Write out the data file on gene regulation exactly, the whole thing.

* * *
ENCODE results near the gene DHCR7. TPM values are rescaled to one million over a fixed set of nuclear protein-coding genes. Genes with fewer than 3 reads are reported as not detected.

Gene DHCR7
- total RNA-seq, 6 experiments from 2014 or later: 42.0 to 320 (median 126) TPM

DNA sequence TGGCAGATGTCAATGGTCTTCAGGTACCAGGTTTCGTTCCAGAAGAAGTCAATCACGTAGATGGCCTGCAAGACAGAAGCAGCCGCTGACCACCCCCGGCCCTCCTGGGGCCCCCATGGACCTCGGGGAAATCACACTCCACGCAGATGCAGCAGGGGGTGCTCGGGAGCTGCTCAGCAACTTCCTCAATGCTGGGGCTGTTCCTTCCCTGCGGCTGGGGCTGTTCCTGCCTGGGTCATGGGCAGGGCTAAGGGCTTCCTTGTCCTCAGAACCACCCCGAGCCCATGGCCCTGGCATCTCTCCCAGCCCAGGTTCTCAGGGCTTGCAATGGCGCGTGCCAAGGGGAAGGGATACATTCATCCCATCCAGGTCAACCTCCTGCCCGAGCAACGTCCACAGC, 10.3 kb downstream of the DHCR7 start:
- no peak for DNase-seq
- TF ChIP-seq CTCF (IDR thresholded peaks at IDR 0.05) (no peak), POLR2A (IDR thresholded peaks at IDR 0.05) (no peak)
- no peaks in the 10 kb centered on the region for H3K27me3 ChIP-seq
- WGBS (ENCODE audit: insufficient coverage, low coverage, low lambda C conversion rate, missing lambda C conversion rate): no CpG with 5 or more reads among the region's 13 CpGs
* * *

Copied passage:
ENCODE results near the gene DHCR7. TPM values are rescaled to one million over a fixed set of nuclear protein-coding genes. Genes with fewer than 3 reads are reported as not detected.

Gene DHCR7
- total RNA-seq, 6 experiments from 2014 or later: 42.0 to 320 (median 126) TPM

DNA sequence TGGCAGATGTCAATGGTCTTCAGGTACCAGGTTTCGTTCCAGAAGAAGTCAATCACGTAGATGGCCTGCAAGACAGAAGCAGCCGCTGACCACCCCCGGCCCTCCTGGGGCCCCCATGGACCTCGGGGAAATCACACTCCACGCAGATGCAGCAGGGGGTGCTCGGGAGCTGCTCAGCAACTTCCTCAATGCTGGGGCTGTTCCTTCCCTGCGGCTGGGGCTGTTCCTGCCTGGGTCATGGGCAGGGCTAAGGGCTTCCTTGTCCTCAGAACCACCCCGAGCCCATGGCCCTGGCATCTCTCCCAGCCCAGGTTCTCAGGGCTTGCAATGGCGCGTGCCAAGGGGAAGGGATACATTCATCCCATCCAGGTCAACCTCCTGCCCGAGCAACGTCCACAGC, 10.3 kb downstream of the DHCR7 start:
- no peak for DNase-seq
- TF ChIP-seq CTCF (IDR thresholded peaks at IDR 0.05) (no peak), POLR2A (IDR thresholded peaks at IDR 0.05) (no peak)
- no peaks in the 10 kb centered on the region for H3K27me3 ChIP-seq
- WGBS (ENCODE audit: insufficient coverage, low coverage, low lambda C conversion rate, missing lambda C conversion rate): no CpG with 5 or more reads among the region's 13 CpGs